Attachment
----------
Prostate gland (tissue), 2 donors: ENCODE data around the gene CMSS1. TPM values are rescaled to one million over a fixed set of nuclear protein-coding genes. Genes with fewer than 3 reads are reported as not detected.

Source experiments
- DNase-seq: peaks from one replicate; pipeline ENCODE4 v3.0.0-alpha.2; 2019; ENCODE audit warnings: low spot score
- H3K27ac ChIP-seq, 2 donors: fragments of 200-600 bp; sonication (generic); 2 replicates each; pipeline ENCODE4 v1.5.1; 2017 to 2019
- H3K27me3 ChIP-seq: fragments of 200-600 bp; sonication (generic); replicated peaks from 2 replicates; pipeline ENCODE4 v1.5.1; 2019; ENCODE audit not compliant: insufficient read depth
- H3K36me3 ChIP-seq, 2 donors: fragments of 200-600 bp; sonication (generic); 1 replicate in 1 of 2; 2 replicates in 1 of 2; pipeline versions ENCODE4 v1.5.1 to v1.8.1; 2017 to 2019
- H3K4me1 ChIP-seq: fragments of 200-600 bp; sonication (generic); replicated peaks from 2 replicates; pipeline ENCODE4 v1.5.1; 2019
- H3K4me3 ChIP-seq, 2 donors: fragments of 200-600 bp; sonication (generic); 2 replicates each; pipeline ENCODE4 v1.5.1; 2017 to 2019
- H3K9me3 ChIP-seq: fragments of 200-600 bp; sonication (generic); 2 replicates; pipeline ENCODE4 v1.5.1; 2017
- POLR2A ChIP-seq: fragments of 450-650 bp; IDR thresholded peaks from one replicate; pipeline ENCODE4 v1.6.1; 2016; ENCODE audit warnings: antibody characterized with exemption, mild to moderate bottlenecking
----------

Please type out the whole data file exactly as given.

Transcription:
Prostate gland (tissue), 2 donors: ENCODE data around the gene CMSS1. TPM values are rescaled to one million over a fixed set of nuclear protein-coding genes. Genes with fewer than 3 reads are reported as not detected.

Source experiments
- DNase-seq: peaks from one replicate; pipeline ENCODE4 v3.0.0-alpha.2; 2019; ENCODE audit warnings: low spot score
- H3K27ac ChIP-seq, 2 donors: fragments of 200-600 bp; sonication (generic); 2 replicates each; pipeline ENCODE4 v1.5.1; 2017 to 2019
- H3K27me3 ChIP-seq: fragments of 200-600 bp; sonication (generic); replicated peaks from 2 replicates; pipeline ENCODE4 v1.5.1; 2019; ENCODE audit not compliant: insufficient read depth
- H3K36me3 ChIP-seq, 2 donors: fragments of 200-600 bp; sonication (generic); 1 replicate in 1 of 2; 2 replicates in 1 of 2; pipeline versions ENCODE4 v1.5.1 to v1.8.1; 2017 to 2019
- H3K4me1 ChIP-seq: fragments of 200-600 bp; sonication (generic); replicated peaks from 2 replicates; pipeline ENCODE4 v1.5.1; 2019
- H3K4me3 ChIP-seq, 2 donors: fragments of 200-600 bp; sonication (generic); 2 replicates each; pipeline ENCODE4 v1.5.1; 2017 to 2019
- H3K9me3 ChIP-seq: fragments of 200-600 bp; sonication (generic); 2 replicates; pipeline ENCODE4 v1.5.1; 2017
- POLR2A ChIP-seq: fragments of 450-650 bp; IDR thresholded peaks from one replicate; pipeline ENCODE4 v1.6.1; 2016; ENCODE audit warnings: antibody characterized with exemption, mild to moderate bottlenecking